Through partnerships with Government of Canada and Nature Conservancy of Canada, a new plains bison herd has been established, renewing cultural, historical and ecological connections for Indigenous community, ensuring the survival and well-being of this iconic and majestic animal.
The Nature Conservancy of Canada (NCC) has been working with The Key First Nation (TKFN) since early 2019. At that time, TKFN was in the planning process for establishing a plains bison herd at TKFN, and NCC was in the beginning stages of the development of a long-term management plan for the Old Man on His Back Prairie and Heritage Conservation Area (OMB) bison herd. A member of TKFN attended an initial Indigenous Advisory Group meeting in Regina in March 2019. As well, members from TKFN attended an NCC-hosted weekend gathering at OMB and participated in discussions on bison conservation and management in May 2019. During the gathering, the TKFN members toured the OMB bison-handling facilities and infrastructure to help inform their plans for setting up pastures and handling facilities at TKFN.
NCC has a long-standing relationship with the steel-production company Evraz, who generously donated steel drill-stem posts that were used in building the bison pasture fences at OMB. In 2019, NCC approached Evraz to see if they could also support bison pasture infrastructure at TKFN. Evraz donated several hundred steel drill-stem posts to TKFN to be used in setting up their bison pastures.
NCC and TKFN partnered on a successful joint funding application to the Community Partnerships Project funding program offered through the Saskatchewan Ministry of Government Relations. Funding secured through this application will cover Grasslands National Park’s handling fees ($450 per animal) for the 20 bison that TKFN is receiving from the park, as well as the costs associated with transporting the bison from Grasslands National Park to TKFN in December 2021.
NCC will be donating 20 plains bison, including 10 female calves, two to three subadult males and seven adult females, from the OMB bison herd to TKFN herd. Including elder females is important for creating and regulating the social structure of the new herd, and for knowledge transfer to the younger animals.
NCC has shared its long-term Bison Management Plan with TKFN for use in their planning and management strategies.
NCC will be hosting a gathering at OMB in May 2022, if the COVID-19 situation improves by then and it is safe to do so. All of the Indigenous advisors who are part of the OMB Bison Management Plan will be invited to attend, including those involved with the establishment/management of TKFN’s bison herd. This will be an opportunity to continue discussions about opportunities for collaboration around bison management and conservation, as well as a chance to celebrate bison by coming together in ceremony and sharing meals together.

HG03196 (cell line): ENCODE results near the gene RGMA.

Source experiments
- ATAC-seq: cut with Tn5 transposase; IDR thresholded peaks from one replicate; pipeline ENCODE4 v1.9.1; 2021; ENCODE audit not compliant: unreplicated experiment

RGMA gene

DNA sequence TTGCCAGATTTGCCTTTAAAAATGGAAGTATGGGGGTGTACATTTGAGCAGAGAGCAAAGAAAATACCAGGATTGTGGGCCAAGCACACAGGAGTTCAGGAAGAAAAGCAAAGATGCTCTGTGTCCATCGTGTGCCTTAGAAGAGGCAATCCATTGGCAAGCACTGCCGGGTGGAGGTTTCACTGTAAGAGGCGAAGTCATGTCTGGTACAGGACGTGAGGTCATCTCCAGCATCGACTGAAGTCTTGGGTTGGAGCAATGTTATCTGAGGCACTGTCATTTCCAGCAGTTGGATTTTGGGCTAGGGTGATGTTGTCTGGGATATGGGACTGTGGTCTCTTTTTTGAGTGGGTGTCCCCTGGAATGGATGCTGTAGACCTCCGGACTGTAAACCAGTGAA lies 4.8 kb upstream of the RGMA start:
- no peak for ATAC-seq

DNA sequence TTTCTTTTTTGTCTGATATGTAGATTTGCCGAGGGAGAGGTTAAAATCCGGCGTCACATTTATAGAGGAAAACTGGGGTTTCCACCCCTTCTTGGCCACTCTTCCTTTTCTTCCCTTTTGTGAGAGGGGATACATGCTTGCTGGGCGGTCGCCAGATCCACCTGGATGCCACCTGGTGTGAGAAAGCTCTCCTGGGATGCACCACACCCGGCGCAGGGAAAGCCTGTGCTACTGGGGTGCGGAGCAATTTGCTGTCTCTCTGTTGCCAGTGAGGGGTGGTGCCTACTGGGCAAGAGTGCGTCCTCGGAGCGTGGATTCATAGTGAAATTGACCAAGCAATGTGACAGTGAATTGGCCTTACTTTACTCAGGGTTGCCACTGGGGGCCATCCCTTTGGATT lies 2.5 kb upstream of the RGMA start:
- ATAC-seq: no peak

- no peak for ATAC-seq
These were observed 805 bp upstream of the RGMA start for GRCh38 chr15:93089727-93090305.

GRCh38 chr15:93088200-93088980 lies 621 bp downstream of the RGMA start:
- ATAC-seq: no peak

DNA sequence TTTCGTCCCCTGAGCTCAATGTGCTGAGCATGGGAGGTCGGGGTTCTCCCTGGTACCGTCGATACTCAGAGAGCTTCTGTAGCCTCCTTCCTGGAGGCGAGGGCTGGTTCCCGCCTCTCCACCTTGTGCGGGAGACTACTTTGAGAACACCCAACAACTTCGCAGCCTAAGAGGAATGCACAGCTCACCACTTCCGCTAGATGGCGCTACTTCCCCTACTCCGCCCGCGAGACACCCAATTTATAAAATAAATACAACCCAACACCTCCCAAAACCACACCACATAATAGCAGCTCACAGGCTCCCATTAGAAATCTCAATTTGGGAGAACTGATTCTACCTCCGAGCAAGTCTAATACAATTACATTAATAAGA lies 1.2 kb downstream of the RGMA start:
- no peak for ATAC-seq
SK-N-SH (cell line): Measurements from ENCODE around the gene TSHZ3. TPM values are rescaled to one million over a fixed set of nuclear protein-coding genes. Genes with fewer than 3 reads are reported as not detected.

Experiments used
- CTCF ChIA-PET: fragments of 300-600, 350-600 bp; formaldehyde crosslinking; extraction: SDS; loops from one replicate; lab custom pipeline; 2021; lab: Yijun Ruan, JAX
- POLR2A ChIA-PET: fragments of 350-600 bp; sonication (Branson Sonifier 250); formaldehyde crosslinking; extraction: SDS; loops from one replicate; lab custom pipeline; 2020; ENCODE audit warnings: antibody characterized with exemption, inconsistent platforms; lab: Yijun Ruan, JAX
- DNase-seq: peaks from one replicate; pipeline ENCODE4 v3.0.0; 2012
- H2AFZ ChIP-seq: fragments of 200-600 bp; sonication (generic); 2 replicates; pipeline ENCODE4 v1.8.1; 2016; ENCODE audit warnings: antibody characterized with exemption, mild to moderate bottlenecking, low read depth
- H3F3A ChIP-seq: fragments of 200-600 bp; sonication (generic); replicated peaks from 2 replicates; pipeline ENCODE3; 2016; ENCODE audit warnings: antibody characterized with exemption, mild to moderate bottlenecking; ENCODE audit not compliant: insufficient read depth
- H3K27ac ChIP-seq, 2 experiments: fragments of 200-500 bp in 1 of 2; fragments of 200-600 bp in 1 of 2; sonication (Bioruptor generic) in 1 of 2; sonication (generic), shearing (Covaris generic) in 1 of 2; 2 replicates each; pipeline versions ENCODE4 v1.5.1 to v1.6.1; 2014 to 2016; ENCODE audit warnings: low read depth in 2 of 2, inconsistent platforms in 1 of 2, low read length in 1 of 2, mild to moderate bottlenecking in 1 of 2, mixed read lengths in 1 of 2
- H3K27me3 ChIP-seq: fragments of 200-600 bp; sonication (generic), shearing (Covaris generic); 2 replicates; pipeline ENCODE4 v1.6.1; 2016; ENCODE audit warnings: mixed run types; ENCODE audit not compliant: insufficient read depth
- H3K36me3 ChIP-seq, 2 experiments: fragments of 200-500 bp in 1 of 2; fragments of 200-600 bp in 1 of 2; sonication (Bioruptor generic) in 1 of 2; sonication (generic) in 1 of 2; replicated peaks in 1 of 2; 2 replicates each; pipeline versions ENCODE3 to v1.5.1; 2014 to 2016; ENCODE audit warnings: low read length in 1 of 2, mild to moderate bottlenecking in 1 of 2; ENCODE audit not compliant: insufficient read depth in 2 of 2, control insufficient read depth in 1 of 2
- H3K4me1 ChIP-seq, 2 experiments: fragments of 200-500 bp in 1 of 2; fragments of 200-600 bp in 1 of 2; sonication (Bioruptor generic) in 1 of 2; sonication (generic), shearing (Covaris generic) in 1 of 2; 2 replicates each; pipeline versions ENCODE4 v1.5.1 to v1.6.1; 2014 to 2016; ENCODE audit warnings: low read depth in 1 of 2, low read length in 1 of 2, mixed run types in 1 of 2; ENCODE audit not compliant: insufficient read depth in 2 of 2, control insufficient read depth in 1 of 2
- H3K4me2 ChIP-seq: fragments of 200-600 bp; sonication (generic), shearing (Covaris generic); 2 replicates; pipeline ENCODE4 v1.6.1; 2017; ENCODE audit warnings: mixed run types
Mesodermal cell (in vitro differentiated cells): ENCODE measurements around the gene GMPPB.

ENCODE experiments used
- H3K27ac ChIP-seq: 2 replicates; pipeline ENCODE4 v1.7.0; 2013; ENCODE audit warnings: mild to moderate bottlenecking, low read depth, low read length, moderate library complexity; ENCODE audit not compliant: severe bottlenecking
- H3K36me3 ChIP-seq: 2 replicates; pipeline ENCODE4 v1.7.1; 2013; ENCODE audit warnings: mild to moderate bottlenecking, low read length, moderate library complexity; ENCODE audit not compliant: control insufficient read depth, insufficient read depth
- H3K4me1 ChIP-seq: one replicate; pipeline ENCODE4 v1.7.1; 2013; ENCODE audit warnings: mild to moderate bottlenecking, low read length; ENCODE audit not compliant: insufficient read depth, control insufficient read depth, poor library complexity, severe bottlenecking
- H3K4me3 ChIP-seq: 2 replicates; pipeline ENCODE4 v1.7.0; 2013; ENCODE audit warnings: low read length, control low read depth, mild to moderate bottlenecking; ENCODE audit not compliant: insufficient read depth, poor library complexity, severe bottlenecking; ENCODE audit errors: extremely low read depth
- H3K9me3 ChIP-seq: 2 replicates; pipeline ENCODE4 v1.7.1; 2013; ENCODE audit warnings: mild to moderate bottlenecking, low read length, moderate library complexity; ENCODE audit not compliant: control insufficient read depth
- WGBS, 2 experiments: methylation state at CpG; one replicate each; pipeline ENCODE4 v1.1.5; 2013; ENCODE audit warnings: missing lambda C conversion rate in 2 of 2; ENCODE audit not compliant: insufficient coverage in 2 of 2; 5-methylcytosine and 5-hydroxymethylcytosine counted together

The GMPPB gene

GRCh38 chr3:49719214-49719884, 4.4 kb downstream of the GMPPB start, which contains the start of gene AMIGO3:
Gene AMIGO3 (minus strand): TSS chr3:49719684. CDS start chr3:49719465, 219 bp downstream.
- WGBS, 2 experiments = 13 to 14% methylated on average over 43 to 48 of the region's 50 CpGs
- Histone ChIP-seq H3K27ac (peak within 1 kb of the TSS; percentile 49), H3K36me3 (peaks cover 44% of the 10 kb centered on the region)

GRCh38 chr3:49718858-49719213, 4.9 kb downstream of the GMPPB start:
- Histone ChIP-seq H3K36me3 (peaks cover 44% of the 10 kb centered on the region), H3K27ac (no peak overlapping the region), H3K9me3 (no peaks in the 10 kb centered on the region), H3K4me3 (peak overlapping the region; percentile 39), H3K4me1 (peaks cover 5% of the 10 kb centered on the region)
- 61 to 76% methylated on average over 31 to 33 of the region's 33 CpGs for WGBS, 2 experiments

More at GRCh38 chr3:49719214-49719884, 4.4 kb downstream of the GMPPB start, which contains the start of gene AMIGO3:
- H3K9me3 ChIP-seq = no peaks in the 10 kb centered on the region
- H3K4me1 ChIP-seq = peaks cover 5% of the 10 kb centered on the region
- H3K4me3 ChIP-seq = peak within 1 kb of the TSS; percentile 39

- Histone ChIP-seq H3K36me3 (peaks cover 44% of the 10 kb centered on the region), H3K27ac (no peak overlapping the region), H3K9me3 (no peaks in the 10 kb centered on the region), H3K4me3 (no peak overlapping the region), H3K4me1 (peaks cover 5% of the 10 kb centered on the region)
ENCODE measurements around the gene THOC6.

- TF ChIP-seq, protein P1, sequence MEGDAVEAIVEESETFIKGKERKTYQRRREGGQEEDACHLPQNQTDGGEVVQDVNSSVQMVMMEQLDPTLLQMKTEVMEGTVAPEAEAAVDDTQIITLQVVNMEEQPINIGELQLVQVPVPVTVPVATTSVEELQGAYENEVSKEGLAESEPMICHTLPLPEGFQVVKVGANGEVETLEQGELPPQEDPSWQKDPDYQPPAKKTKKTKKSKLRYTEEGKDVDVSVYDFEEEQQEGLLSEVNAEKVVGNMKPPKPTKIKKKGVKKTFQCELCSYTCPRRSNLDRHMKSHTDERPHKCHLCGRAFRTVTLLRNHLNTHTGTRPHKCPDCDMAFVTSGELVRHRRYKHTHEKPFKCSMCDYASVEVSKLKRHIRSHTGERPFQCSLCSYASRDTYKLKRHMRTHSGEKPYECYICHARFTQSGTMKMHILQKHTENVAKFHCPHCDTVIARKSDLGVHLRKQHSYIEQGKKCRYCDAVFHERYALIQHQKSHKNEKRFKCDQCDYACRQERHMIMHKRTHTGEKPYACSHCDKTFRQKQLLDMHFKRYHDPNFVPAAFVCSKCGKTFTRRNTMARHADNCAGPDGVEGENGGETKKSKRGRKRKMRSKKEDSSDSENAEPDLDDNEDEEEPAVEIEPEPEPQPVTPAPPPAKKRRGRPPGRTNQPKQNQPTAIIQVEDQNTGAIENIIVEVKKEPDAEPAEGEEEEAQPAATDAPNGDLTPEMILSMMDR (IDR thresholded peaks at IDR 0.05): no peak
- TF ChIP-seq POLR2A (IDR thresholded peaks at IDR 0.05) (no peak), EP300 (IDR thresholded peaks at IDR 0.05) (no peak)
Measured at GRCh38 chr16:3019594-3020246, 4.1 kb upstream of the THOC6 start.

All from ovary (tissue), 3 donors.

NCC continues to develop its relationship with Parks Canada, and particularly with Grasslands National Park. Staff involved in bison management at Grasslands National Park acted as an external reviewer in the development of NCC’s OMB Bison Management Plan. NCC also acquired 10 female bison from Grasslands National Park as part of its strategy to maintain genetic diversity within the OMB bison herd.
Background information on the Nature Conservancy of Canada:
The Nature Conservancy of Canada (NCC) is the nation’s leading not-for-profit, private land conservation organization, working to protect our most important natural areas and the species they sustain.
We are a private, non-profit group that partners with individuals, corporations, foundations, Indigenous communities and governments at all levels to protect Canada’s most important natural areas, through securement and the long-term stewardship of our properties.
We make conservation happen. As a partner with industry and government, we help expand parks and protected areas. Our planning work, supporting local communities, Indigenous Nations and conservation organizations, helps others achieve their conservation goals.
Since 1962, NCC and our partners have helped to protect 14 million hectares, coast to coast to coast. By investing in conservation, we are ensuring our natural spaces remain a home for wildlife, a haven where Canadians can enjoy nature and a vital resource that cleans the air we breathe and the water we drink. Our mission gives us hope that the landscapes we love today will be here for others to cherish tomorrow.
Grasslands are one of the rarest and most at-risk ecosystems in the world and are a critical part of Saskatchewan. They filter our water, help prevent flooding and droughts, sequester carbon, and for thousands of years have provided sustenance for humans. Over the past 25 years, Saskatchewan has lost more than 809,000 hectares of native grassland and now less than 20 per cent remain intact.
Grasslands and the wetlands they contain benefit migratory birds and imperiled species, and are critical for our own livelihoods. Conserving grasslands is one of the most important things we can do for our province and future generations. To learn more, visit conservegrasslands.ca.